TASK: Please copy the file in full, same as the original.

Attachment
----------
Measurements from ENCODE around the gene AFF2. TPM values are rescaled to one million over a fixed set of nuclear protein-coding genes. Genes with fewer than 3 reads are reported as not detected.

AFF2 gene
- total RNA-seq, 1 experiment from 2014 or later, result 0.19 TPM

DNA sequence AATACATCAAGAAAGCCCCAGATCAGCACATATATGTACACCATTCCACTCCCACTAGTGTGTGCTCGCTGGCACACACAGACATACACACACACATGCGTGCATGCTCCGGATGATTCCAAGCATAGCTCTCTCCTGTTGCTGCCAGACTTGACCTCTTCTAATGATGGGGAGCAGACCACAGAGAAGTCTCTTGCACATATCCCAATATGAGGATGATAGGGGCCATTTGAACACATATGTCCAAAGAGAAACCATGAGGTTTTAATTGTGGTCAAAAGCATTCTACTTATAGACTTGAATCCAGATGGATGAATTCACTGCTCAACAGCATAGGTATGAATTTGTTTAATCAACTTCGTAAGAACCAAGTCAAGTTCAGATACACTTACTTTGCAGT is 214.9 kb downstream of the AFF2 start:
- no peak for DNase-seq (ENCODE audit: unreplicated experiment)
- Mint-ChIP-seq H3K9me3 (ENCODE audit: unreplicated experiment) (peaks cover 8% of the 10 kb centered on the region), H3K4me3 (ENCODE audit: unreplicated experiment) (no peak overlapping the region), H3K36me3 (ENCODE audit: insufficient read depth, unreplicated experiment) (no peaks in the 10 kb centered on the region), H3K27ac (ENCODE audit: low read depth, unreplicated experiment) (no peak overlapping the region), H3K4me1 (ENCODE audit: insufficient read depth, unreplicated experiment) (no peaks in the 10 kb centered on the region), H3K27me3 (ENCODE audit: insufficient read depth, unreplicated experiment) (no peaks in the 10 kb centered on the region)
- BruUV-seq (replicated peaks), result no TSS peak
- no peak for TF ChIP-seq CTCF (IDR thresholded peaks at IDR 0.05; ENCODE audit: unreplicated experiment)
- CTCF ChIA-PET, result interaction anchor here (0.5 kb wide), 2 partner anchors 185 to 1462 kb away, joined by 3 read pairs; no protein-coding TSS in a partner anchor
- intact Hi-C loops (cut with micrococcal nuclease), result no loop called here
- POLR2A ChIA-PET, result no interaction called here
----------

Measurements from ENCODE around the gene AFF2. TPM values are rescaled to one million over a fixed set of nuclear protein-coding genes. Genes with fewer than 3 reads are reported as not detected.

AFF2 gene
- total RNA-seq, 1 experiment from 2014 or later, result 0.19 TPM

DNA sequence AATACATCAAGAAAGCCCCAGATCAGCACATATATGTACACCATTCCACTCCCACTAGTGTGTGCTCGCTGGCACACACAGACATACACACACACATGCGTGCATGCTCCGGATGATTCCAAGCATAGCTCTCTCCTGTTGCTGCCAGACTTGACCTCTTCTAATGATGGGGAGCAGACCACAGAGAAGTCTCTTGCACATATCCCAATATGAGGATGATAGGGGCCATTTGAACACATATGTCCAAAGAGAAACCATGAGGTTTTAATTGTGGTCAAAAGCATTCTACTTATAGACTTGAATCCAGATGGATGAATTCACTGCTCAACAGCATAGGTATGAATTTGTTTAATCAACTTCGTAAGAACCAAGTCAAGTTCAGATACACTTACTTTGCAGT is 214.9 kb downstream of the AFF2 start:
- no peak for DNase-seq (ENCODE audit: unreplicated experiment)
- Mint-ChIP-seq H3K9me3 (ENCODE audit: unreplicated experiment) (peaks cover 8% of the 10 kb centered on the region), H3K4me3 (ENCODE audit: unreplicated experiment) (no peak overlapping the region), H3K36me3 (ENCODE audit: insufficient read depth, unreplicated experiment) (no peaks in the 10 kb centered on the region), H3K27ac (ENCODE audit: low read depth, unreplicated experiment) (no peak overlapping the region), H3K4me1 (ENCODE audit: insufficient read depth, unreplicated experiment) (no peaks in the 10 kb centered on the region), H3K27me3 (ENCODE audit: insufficient read depth, unreplicated experiment) (no peaks in the 10 kb centered on the region)
- BruUV-seq (replicated peaks), result no TSS peak
- no peak for TF ChIP-seq CTCF (IDR thresholded peaks at IDR 0.05; ENCODE audit: unreplicated experiment)
- CTCF ChIA-PET, result interaction anchor here (0.5 kb wide), 2 partner anchors 185 to 1462 kb away, joined by 3 read pairs; no protein-coding TSS in a partner anchor
- intact Hi-C loops (cut with micrococcal nuclease), result no loop called here
- POLR2A ChIA-PET, result no interaction called here